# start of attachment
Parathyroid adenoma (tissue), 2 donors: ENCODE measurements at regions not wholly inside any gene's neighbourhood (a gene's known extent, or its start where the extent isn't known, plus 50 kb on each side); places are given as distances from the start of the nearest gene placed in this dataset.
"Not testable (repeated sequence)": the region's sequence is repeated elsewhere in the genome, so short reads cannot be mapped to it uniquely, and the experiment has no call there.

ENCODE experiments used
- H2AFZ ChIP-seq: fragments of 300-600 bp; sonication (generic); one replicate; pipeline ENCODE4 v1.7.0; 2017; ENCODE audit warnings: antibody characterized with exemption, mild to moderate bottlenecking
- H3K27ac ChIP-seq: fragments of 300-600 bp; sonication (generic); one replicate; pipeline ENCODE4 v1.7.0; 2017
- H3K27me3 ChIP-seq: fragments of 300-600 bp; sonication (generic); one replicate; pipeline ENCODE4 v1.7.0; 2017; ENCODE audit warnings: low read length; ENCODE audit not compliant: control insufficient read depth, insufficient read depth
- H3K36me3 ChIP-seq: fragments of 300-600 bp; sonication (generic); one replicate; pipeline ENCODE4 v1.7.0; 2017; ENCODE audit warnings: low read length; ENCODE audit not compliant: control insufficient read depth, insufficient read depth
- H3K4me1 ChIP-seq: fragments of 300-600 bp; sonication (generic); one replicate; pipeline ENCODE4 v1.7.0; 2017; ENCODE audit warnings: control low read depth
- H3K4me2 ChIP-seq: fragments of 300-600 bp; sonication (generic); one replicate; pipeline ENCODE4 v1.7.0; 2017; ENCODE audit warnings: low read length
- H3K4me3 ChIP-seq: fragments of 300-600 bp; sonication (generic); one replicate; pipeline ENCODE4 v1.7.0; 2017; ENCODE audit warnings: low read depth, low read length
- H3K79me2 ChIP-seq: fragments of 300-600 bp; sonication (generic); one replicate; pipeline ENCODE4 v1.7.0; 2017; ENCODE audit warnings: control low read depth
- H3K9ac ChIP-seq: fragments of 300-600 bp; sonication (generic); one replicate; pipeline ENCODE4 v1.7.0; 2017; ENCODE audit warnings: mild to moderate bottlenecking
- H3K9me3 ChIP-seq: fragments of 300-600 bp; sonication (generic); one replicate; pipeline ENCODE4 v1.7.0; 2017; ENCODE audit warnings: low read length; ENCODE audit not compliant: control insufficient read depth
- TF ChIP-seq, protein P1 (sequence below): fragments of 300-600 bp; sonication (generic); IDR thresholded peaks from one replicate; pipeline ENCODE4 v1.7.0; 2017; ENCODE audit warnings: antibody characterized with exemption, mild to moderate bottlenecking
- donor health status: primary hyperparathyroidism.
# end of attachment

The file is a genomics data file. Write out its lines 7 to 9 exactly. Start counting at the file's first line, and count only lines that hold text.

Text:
- H3K36me3 ChIP-seq: fragments of 300-600 bp; sonication (generic); one replicate; pipeline ENCODE4 v1.7.0; 2017; ENCODE audit warnings: low read length; ENCODE audit not compliant: control insufficient read depth, insufficient read depth
- H3K4me1 ChIP-seq: fragments of 300-600 bp; sonication (generic); one replicate; pipeline ENCODE4 v1.7.0; 2017; ENCODE audit warnings: control low read depth
- H3K4me2 ChIP-seq: fragments of 300-600 bp; sonication (generic); one replicate; pipeline ENCODE4 v1.7.0; 2017; ENCODE audit warnings: low read length